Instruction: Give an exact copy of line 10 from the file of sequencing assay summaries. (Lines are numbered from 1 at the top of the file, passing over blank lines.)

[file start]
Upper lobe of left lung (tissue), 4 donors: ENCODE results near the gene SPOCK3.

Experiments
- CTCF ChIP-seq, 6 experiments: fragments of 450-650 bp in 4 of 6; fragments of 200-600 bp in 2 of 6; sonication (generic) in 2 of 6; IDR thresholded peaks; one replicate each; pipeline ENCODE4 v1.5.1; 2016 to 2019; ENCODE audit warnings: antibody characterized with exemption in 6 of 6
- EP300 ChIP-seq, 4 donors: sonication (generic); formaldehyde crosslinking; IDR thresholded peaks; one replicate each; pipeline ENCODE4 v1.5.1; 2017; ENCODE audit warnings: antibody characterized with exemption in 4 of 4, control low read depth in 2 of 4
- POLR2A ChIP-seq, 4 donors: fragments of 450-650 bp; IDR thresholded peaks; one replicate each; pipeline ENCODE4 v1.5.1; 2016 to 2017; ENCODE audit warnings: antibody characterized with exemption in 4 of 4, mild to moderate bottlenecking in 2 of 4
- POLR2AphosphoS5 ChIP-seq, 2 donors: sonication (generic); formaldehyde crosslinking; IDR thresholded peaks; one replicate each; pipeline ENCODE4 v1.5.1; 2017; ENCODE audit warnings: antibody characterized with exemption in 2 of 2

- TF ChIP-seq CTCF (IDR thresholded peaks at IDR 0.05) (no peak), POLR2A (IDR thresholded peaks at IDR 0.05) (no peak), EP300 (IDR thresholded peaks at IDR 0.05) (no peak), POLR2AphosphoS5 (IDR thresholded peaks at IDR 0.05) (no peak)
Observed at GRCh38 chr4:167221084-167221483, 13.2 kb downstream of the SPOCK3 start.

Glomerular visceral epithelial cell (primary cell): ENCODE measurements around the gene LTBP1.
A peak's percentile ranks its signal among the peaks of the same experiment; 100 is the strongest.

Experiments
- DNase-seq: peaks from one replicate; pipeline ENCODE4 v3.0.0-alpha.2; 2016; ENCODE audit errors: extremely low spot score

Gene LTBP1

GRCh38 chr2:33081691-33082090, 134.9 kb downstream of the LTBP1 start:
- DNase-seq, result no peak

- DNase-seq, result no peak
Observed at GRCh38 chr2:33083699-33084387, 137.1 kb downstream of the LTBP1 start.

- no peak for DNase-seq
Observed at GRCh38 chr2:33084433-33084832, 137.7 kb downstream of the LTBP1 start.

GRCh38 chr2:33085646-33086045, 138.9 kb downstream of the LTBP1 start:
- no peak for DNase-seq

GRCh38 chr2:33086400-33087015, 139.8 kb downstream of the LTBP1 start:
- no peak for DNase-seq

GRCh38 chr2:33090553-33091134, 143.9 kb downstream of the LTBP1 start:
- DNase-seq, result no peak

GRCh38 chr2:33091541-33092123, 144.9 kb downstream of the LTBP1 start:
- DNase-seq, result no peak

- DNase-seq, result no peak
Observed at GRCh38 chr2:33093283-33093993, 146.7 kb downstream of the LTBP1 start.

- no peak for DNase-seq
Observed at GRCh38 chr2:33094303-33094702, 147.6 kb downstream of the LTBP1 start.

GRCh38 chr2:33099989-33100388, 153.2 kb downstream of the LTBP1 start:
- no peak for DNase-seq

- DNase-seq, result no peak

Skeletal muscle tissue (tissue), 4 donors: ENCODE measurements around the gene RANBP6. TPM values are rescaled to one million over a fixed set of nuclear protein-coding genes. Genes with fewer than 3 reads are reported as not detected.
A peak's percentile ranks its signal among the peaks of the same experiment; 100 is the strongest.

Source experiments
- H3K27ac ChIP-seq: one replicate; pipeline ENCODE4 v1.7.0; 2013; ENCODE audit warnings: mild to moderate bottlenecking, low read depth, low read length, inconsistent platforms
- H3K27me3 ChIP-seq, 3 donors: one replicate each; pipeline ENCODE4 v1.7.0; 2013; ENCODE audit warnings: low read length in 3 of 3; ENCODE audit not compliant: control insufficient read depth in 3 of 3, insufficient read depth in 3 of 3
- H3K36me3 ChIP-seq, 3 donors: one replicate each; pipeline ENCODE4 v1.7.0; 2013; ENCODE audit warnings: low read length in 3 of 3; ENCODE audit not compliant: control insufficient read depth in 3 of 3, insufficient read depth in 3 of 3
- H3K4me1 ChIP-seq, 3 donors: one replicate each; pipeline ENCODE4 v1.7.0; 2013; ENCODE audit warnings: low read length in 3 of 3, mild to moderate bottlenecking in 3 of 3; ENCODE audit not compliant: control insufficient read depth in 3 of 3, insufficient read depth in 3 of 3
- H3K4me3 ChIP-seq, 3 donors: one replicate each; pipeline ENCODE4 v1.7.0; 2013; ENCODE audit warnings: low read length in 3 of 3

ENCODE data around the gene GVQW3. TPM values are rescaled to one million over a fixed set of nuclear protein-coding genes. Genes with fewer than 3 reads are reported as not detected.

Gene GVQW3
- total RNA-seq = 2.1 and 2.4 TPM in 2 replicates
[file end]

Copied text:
A peak's percentile ranks its signal among the peaks of the same experiment; 100 is the strongest.